- Give Your Child a Say. Maybe you love figure skating, and have longed to see your kid doing graceful pirouettes, imagining the picture you never got the chance to see. Don’t let your dreams get in the way of actually asking your child what sports he wants to play. Ask him what types of activities he prefers - and even if you are surprised by his choice - give it a try. A child who has a say in the process is more likely to enjoy sport.
- Always Give a Positive Feedback. Your main role as a parent is to support your child whether he wins or loses. Cheer for them and be positive about their sport performance. No matter the age of your kid, prepare for ups and downs in regards to interest in particular sports, and accept his or her desire to try something new.
- Encourage Time Away. Sports may take up a lot of time, making a child feeling that he has no time for his own life. The best solution is to schedule throughout the week other activities that your child enjoys. The summertime is a great opportunity to introduce your kids to new activities that aren’t available during the school year. A good practice is to determine one day off per month as the day when your child will choose fun activities for the whole family.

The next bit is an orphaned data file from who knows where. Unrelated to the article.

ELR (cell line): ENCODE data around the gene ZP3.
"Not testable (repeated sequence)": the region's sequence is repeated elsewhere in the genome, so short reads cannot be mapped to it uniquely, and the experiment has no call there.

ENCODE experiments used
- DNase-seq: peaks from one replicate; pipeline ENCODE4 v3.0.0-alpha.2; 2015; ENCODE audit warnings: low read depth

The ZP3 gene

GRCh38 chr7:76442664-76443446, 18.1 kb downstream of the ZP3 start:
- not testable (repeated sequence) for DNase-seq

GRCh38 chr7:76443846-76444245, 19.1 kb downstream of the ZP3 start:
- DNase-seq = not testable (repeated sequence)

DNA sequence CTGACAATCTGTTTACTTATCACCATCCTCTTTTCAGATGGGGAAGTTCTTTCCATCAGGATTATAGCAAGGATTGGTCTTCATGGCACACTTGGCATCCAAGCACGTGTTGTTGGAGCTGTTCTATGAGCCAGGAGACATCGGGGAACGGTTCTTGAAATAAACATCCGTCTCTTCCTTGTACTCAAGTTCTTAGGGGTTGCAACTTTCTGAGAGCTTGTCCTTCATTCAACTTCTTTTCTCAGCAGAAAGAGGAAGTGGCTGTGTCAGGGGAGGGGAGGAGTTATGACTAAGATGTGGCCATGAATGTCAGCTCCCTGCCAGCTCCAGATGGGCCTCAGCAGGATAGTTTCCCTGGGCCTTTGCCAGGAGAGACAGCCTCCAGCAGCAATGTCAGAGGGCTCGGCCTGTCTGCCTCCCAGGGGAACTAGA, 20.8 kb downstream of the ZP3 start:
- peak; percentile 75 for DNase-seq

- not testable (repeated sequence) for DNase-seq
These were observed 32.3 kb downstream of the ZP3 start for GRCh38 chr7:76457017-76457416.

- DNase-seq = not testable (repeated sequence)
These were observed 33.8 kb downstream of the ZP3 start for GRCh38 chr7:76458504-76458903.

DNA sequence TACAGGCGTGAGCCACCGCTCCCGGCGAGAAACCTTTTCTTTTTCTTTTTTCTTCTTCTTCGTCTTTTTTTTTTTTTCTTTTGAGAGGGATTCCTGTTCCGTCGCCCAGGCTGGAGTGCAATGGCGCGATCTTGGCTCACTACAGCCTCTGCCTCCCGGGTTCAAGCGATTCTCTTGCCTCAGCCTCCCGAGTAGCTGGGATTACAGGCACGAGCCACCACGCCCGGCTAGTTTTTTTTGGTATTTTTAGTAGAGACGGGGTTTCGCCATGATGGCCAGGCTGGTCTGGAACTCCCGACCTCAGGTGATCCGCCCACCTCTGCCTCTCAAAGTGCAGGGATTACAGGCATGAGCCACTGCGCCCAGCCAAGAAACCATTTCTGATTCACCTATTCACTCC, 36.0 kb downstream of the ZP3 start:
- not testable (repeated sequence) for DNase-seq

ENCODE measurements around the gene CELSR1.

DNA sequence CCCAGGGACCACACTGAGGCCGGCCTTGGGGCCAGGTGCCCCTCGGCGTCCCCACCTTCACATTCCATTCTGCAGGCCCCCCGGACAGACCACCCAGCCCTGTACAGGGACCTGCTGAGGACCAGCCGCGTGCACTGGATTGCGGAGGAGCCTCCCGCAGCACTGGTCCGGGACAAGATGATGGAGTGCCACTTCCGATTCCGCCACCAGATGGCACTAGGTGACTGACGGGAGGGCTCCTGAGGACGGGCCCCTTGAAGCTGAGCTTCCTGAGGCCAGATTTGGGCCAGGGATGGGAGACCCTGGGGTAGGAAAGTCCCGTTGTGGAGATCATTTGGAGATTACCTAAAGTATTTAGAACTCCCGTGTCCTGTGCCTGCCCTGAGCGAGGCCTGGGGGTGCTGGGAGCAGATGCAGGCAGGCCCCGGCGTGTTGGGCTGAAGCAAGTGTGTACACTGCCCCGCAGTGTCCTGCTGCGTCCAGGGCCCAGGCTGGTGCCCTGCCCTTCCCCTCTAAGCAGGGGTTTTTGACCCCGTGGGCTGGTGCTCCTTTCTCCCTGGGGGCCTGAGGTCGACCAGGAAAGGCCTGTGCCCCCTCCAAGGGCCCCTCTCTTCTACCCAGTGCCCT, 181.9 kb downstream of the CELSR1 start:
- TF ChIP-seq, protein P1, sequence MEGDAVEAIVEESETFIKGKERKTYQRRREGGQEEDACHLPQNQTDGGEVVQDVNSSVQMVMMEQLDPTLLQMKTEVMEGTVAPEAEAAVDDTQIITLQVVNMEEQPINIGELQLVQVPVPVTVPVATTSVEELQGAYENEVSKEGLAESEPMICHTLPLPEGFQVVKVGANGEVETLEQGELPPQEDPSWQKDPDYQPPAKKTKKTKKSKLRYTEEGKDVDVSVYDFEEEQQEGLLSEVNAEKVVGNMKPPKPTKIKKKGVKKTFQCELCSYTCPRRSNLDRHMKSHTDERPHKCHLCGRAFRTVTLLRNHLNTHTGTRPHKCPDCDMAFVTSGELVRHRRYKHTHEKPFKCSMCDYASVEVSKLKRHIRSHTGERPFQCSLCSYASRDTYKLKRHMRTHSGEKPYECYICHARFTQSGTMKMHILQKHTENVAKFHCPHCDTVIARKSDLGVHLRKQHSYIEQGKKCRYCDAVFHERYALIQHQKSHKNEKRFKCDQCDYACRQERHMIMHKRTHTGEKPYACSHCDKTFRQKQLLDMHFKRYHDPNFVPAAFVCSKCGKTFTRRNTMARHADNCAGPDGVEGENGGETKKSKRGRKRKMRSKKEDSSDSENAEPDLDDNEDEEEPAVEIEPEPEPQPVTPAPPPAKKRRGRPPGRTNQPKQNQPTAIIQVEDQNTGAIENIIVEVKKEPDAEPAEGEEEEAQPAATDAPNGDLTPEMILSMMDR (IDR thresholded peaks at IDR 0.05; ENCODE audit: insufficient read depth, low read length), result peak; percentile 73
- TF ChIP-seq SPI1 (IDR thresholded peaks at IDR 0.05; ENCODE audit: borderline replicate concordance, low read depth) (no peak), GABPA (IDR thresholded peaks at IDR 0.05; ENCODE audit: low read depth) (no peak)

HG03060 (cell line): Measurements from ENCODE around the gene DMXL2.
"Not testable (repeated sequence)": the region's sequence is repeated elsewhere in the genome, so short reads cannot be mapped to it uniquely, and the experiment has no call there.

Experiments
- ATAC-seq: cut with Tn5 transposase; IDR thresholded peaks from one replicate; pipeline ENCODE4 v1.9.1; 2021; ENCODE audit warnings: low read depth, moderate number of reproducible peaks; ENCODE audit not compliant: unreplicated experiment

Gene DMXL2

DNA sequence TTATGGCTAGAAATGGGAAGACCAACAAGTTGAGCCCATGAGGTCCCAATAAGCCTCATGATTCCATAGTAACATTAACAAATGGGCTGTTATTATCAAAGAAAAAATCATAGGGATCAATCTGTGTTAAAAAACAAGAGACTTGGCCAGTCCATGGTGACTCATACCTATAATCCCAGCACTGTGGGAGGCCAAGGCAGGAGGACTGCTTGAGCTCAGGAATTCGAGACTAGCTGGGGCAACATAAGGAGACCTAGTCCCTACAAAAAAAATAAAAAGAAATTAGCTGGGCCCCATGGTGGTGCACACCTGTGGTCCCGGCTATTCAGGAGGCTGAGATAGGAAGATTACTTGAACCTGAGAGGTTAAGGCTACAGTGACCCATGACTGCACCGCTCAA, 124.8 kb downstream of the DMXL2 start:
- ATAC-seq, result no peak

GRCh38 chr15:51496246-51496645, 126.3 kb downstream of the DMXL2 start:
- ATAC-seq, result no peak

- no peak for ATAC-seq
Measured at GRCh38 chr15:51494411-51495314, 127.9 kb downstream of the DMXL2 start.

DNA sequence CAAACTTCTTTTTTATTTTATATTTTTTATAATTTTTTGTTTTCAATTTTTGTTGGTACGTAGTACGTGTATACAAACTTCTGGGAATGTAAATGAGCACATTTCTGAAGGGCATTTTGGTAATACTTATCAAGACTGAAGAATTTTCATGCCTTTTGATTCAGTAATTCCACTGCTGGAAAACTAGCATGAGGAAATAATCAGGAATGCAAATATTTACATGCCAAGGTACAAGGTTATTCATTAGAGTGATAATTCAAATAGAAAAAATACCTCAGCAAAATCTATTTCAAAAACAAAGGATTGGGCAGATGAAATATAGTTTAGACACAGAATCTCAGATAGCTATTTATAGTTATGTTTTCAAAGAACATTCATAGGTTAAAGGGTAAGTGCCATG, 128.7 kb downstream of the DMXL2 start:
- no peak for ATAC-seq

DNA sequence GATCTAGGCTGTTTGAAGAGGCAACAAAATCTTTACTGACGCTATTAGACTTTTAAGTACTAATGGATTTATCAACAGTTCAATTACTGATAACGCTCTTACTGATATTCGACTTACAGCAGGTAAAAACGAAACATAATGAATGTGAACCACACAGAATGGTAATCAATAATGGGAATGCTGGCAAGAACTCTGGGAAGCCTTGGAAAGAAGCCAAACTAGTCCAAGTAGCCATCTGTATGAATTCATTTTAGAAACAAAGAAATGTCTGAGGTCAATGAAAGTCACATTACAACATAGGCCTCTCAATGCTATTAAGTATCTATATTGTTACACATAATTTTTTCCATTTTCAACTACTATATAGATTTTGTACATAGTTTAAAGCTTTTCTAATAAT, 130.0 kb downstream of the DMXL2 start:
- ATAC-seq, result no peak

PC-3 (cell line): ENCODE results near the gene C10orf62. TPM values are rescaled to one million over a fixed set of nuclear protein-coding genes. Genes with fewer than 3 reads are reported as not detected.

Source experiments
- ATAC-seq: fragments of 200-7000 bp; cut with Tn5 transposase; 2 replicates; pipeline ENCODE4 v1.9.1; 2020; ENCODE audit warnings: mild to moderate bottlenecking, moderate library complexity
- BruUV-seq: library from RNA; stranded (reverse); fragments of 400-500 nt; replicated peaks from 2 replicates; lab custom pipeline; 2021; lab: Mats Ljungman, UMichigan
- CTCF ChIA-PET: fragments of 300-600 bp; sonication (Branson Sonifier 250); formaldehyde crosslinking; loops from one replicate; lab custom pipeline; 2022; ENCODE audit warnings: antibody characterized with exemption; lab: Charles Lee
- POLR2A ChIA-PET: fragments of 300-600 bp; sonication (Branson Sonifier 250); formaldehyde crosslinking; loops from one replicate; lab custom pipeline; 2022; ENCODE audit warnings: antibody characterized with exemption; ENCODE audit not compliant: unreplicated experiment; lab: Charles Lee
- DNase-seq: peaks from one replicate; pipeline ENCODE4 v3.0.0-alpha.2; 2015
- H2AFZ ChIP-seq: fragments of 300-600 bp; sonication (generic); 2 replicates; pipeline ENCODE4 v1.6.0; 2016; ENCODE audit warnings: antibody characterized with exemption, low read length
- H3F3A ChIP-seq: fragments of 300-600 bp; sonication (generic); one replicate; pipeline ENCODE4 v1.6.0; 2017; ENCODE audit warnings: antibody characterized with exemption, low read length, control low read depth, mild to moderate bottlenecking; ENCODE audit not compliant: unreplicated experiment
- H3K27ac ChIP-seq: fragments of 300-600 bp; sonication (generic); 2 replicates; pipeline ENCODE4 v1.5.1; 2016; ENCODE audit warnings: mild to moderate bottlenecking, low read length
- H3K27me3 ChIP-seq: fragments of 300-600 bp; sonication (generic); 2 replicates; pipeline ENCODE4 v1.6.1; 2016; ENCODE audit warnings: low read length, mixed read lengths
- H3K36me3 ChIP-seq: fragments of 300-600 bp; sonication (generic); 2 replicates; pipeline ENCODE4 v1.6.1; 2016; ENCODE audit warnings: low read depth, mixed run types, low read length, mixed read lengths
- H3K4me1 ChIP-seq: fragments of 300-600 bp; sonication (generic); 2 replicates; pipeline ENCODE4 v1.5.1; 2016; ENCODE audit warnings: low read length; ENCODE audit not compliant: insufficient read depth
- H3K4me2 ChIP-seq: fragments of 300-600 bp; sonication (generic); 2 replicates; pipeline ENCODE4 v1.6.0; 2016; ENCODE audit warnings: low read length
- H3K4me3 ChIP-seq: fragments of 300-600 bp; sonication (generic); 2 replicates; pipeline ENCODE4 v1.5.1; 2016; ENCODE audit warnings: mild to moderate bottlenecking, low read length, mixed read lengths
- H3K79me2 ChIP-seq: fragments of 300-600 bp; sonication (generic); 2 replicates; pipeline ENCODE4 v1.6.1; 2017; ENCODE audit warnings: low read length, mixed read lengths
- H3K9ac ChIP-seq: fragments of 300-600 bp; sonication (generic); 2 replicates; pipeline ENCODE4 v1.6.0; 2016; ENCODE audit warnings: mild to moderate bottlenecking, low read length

- More Play, Less Pressure. Sports are such a big deal that sometimes parents can go too far. Perhaps because they think that focusing on sport will help their kids to get a scholarship, many parents push too much stress to the results and not the process. Your kids are playing sports to be healthy and active, so they should not be too tired to do homework, spend time with family and friends, and do other fun activities.
- Explain the Benefits of Sports to Your Child. You probably already know how sports can help people in life, teaching. Explain to your child how developing skills like goal-setting, motivation, discipline, commitment, and cooperation can help to perform better at school, make friends, deal with bad mood and complicated social situations. Talk to your child about why you are encouraging him or her to play sports, let him know about your own positive sports experiences. Don’t forget to mention the health benefits as well - things like increased energy, amazing physical skills and beautiful fit body.
- Be a Positive Role Model. It’s hard to make your child to love sports if you spend your leisure lying on the couch in front of TV screen or every evening your child sees you with a laptop trying to finish extra work. Find a form of physical activity that fits you and devote to it at least 3-5 hours per week. No need to try to get into team sports to show a good example - yoga, jogging, tennis, swimming or similar kinds of activities will benefit your health and make you a positive role model for your child.
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